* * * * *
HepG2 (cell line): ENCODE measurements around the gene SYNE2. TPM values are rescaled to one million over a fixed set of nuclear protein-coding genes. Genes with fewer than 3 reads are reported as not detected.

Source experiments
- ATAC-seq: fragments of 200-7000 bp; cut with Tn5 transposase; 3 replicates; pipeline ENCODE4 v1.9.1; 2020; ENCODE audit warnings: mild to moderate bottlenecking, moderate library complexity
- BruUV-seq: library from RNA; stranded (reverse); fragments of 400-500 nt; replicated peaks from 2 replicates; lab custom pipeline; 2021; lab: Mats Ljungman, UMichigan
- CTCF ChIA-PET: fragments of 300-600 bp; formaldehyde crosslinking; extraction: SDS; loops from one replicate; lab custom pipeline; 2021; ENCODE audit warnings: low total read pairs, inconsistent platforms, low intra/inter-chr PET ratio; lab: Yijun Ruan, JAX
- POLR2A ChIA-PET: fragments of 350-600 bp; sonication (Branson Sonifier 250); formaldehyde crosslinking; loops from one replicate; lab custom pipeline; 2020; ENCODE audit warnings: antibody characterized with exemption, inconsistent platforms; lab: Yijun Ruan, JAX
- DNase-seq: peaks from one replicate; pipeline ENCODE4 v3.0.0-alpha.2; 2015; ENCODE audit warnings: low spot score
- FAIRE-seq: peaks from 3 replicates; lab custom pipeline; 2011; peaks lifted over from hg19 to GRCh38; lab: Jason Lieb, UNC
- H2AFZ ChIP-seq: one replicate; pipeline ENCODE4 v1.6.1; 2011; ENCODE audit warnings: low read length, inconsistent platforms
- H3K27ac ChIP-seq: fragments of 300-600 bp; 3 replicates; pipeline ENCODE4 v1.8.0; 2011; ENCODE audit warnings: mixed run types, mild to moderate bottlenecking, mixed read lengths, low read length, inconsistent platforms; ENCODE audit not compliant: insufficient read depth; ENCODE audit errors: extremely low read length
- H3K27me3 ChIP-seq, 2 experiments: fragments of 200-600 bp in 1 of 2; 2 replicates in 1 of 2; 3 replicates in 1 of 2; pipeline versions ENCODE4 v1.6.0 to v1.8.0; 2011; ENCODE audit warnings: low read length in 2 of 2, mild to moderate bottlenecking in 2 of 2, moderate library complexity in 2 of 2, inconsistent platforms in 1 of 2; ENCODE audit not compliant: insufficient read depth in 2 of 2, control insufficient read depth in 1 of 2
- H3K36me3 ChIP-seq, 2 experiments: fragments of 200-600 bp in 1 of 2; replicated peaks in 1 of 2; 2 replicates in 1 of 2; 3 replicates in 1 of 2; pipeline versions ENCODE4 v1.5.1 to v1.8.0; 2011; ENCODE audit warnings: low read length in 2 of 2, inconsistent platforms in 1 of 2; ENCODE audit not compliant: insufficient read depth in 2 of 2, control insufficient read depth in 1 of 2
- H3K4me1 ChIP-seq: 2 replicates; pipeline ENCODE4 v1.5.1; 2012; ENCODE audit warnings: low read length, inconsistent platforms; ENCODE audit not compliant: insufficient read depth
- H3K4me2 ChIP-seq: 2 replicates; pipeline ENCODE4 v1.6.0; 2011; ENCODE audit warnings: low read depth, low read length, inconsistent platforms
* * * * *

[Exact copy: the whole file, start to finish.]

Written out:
HepG2 (cell line): ENCODE measurements around the gene SYNE2. TPM values are rescaled to one million over a fixed set of nuclear protein-coding genes. Genes with fewer than 3 reads are reported as not detected.

Source experiments
- ATAC-seq: fragments of 200-7000 bp; cut with Tn5 transposase; 3 replicates; pipeline ENCODE4 v1.9.1; 2020; ENCODE audit warnings: mild to moderate bottlenecking, moderate library complexity
- BruUV-seq: library from RNA; stranded (reverse); fragments of 400-500 nt; replicated peaks from 2 replicates; lab custom pipeline; 2021; lab: Mats Ljungman, UMichigan
- CTCF ChIA-PET: fragments of 300-600 bp; formaldehyde crosslinking; extraction: SDS; loops from one replicate; lab custom pipeline; 2021; ENCODE audit warnings: low total read pairs, inconsistent platforms, low intra/inter-chr PET ratio; lab: Yijun Ruan, JAX
- POLR2A ChIA-PET: fragments of 350-600 bp; sonication (Branson Sonifier 250); formaldehyde crosslinking; loops from one replicate; lab custom pipeline; 2020; ENCODE audit warnings: antibody characterized with exemption, inconsistent platforms; lab: Yijun Ruan, JAX
- DNase-seq: peaks from one replicate; pipeline ENCODE4 v3.0.0-alpha.2; 2015; ENCODE audit warnings: low spot score
- FAIRE-seq: peaks from 3 replicates; lab custom pipeline; 2011; peaks lifted over from hg19 to GRCh38; lab: Jason Lieb, UNC
- H2AFZ ChIP-seq: one replicate; pipeline ENCODE4 v1.6.1; 2011; ENCODE audit warnings: low read length, inconsistent platforms
- H3K27ac ChIP-seq: fragments of 300-600 bp; 3 replicates; pipeline ENCODE4 v1.8.0; 2011; ENCODE audit warnings: mixed run types, mild to moderate bottlenecking, mixed read lengths, low read length, inconsistent platforms; ENCODE audit not compliant: insufficient read depth; ENCODE audit errors: extremely low read length
- H3K27me3 ChIP-seq, 2 experiments: fragments of 200-600 bp in 1 of 2; 2 replicates in 1 of 2; 3 replicates in 1 of 2; pipeline versions ENCODE4 v1.6.0 to v1.8.0; 2011; ENCODE audit warnings: low read length in 2 of 2, mild to moderate bottlenecking in 2 of 2, moderate library complexity in 2 of 2, inconsistent platforms in 1 of 2; ENCODE audit not compliant: insufficient read depth in 2 of 2, control insufficient read depth in 1 of 2
- H3K36me3 ChIP-seq, 2 experiments: fragments of 200-600 bp in 1 of 2; replicated peaks in 1 of 2; 2 replicates in 1 of 2; 3 replicates in 1 of 2; pipeline versions ENCODE4 v1.5.1 to v1.8.0; 2011; ENCODE audit warnings: low read length in 2 of 2, inconsistent platforms in 1 of 2; ENCODE audit not compliant: insufficient read depth in 2 of 2, control insufficient read depth in 1 of 2
- H3K4me1 ChIP-seq: 2 replicates; pipeline ENCODE4 v1.5.1; 2012; ENCODE audit warnings: low read length, inconsistent platforms; ENCODE audit not compliant: insufficient read depth
- H3K4me2 ChIP-seq: 2 replicates; pipeline ENCODE4 v1.6.0; 2011; ENCODE audit warnings: low read depth, low read length, inconsistent platforms